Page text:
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Inspiring families with fresh thinking on parenting

Yano — Inspiring families with fresh thinking on parenting

On being a deaf parent

Posted on 16th June, 2013 | filed under Featured, Yano Life

Man signing the word 'Mommy' in American Sign Language while communicating with his son

Charlie Swinbourne shares the challenges and joys of being a deaf parent of hearing children

Before I tell you what’s different about being a deaf parent, let me tell you what’s the same: feeding your children, changing them, hugging them, bathing them, clothing them, playing games, reading them stories, struggling to make them eat their vegetables and persuading them that they’ve watched enough CBeebies for the day. Most things, then.

Where it gets different is when it comes to communication. My wife and I are both deaf to different degrees. We rely on lip reading as well as listening through our hearing aids to help us understand people, and we use both speech and sign language with our daughters, who are four and two.

Each of them signed long before they learned to speak. Martha, our eldest, created sign names for  her closest relatives and friends – ‘grandma’ was signed as ‘necklace’, her best friend was signed as ‘dimple’ and she named her sister ‘easy’, simply because it sounded like Edie.

I’ll never forget watching my wife Joanne signing The Very Hungry Caterpillar to Martha when she was about nine months old. Martha was captivated by how Joanne’s finger became the wriggling caterpillar and by how, at the end of the story, her hands became the butterfly, fluttering away into the air.

Signing made communication more personal, and we found Martha and Edie learned words much more quickly when they were signed compared to when they were spoken. By the age of three, Martha knew the whole alphabet through fingerspelling, and Edie enjoyed signing so much that my wife and I joked that we had a deaf baby.

Both of them seem naturally deaf-aware. They find it natural to tap us to get our attention (because they’ve learned we don’t always hear them when they call) and they’ll tell us when they hear the phone ring, or someone knocking at the door.

I had to laugh one day at Edie’s nursery when I saw her trying to talk to a boy who was lying on the floor. Because she is so visual in her communication, she wouldn’t speak to him until he was looking directly at her, and she ended up leaning down until her head was directly facing his – with their noses almost touching!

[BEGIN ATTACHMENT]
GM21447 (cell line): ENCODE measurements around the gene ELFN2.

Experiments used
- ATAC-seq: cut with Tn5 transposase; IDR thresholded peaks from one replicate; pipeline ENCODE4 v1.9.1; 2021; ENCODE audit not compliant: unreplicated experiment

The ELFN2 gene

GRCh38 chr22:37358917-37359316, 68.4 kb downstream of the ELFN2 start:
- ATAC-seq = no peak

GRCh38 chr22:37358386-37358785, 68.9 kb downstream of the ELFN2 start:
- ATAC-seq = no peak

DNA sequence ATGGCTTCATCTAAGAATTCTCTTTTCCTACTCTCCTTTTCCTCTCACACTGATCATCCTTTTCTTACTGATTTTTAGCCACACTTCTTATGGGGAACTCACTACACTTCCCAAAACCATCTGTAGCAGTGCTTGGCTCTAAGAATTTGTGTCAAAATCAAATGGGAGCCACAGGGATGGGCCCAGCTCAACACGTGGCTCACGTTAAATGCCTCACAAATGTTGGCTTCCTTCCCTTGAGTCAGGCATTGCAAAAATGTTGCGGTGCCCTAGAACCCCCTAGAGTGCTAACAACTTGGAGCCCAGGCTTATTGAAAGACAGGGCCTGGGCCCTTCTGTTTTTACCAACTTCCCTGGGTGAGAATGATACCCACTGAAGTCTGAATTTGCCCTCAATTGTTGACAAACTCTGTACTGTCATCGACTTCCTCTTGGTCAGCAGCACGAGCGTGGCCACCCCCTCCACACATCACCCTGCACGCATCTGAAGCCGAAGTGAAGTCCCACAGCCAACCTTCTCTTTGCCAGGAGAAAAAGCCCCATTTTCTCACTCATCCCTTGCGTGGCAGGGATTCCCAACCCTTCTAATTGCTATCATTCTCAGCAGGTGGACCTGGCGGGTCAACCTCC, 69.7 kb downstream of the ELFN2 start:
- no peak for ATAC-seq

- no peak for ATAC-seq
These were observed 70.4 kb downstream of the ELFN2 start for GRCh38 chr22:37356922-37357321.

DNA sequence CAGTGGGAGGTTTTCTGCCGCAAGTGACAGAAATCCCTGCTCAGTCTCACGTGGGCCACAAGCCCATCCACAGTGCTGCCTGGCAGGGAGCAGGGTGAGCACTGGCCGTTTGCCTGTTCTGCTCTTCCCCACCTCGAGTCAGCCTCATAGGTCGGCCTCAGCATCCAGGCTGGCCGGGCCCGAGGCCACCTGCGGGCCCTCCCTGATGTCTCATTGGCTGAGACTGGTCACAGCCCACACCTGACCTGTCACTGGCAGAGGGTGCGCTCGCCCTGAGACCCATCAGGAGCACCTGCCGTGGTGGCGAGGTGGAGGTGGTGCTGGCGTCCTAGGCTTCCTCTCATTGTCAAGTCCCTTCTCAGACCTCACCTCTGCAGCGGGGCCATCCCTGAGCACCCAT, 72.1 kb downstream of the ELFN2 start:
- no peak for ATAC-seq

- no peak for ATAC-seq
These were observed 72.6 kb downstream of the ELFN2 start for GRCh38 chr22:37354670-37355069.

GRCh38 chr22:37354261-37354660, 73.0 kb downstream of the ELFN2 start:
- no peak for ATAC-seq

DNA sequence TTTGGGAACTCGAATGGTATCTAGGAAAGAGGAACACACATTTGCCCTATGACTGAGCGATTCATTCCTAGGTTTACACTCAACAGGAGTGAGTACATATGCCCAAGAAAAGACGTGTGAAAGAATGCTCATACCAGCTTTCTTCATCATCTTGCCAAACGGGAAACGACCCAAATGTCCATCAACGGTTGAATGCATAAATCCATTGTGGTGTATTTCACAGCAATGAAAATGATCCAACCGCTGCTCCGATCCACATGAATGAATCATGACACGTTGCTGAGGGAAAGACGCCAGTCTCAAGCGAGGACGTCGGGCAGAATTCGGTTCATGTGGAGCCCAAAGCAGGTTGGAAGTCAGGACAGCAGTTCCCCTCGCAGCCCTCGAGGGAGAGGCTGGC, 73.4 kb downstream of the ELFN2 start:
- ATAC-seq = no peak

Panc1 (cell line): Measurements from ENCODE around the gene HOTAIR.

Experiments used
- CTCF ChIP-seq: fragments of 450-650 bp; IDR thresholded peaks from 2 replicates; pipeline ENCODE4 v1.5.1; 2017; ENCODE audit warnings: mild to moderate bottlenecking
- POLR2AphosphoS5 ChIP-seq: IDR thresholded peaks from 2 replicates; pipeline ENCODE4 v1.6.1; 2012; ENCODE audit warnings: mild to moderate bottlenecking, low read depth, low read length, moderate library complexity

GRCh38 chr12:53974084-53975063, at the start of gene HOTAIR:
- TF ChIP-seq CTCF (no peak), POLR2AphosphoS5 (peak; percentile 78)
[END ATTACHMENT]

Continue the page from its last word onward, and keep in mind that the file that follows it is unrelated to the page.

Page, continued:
Martha and Edie love having fun with signs. The sign for ‘work’ is made by tapping one hand, turned on its side, against the other hand. One day I deliberately turned my hand the wrong way and they both burst out laughing. Then they started tapping their hands in the ‘wrong’ places too, on top of their heads, on their elbows and faces, and we all collapsed in giggles – sharing a joke of our own creation for the first time.

Although they started out signing, as they’ve had more childcare, speech has caught up, so our new challenge is gently reminding them to look at us if they’re speaking, or to sign if we don’t understand. We don’t make a big thing out of it though – we don’t want to take the fun out of communication.

There are other practical considerations. We currently rent a house with an open-plan living room and kitchen, so we can see the girls while we’re cooking and make sure they’re not up to any mischief. We also have a buzzing pager that tells us if one of them wakes up crying in the night (no jokes about vibrating beds please, although it can be surprisingly soothing).

One thing that can be tricky for us is getting the right information. Around a year ago, our daughter missed out on a nursery place when we misunderstood something her pre-school teacher told us and thought (wrongly) that we could only apply to one setting. Although we eventually got her a place, we felt mortified that we’d made such a basic mistake and wondered whether we’d have worked it out if we had been able to overhear other parents outside the nursery.

The flip side of being deaf is that we’re getting to know more and more of our daughters’ friends’ parents. It’s been fun going to parties full of people with chattering lips as well as parties with people who talk with their hands.

The fact that we’re deaf has never felt like a negative for us. Our family might seem different to most people, but for us, and for our daughters, it’s just what it is. It’s normal. It’s beautiful. And we wouldn’t change a thing.

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On being a deaf parent was posted on 16th June, 2013 by Charlie Swinbourne under Featured, Yano Life

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Charlie Swinbourne

About the author: Charlie Swinbourne

Charlie Swinbourne is a freelance journalist, scriptwriter and Dad. Charlie grew up in a deaf family, signing and speaking by equal measure, and went on to feed this into journalism for the Guardian, BBC Online and his own website for deaf people, The Limping Chicken. Charlie has worked in television for Channel 4 and the BBC and has appeared on Radio 4 and BBC Breakfast News. He has also written plays and short films featuring deaf characters, winning an ITV Writers Award in 2007 for his first script, a comedy called 'Coming Out.' Charlie has two young daughters and recently swapped city life in London for the countryside of Yorkshire.